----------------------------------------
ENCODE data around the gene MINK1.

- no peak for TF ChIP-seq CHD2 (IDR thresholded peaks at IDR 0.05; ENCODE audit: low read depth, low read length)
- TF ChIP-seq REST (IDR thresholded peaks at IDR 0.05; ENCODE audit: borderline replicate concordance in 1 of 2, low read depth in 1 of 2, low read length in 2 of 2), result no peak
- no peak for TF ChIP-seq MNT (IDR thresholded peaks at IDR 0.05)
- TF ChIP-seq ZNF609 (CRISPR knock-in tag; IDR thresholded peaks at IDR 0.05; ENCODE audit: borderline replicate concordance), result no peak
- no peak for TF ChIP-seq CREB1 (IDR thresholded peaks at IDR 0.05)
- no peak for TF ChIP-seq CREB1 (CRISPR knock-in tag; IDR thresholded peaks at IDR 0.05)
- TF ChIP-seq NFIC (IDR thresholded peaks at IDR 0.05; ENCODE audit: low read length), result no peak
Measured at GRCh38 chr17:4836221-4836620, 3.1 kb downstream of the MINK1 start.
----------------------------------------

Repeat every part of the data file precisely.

ENCODE data around the gene MINK1.

- no peak for TF ChIP-seq CHD2 (IDR thresholded peaks at IDR 0.05; ENCODE audit: low read depth, low read length)
- TF ChIP-seq REST (IDR thresholded peaks at IDR 0.05; ENCODE audit: borderline replicate concordance in 1 of 2, low read depth in 1 of 2, low read length in 2 of 2), result no peak
- no peak for TF ChIP-seq MNT (IDR thresholded peaks at IDR 0.05)
- TF ChIP-seq ZNF609 (CRISPR knock-in tag; IDR thresholded peaks at IDR 0.05; ENCODE audit: borderline replicate concordance), result no peak
- no peak for TF ChIP-seq CREB1 (IDR thresholded peaks at IDR 0.05)
- no peak for TF ChIP-seq CREB1 (CRISPR knock-in tag; IDR thresholded peaks at IDR 0.05)
- TF ChIP-seq NFIC (IDR thresholded peaks at IDR 0.05; ENCODE audit: low read length), result no peak
Measured at GRCh38 chr17:4836221-4836620, 3.1 kb downstream of the MINK1 start.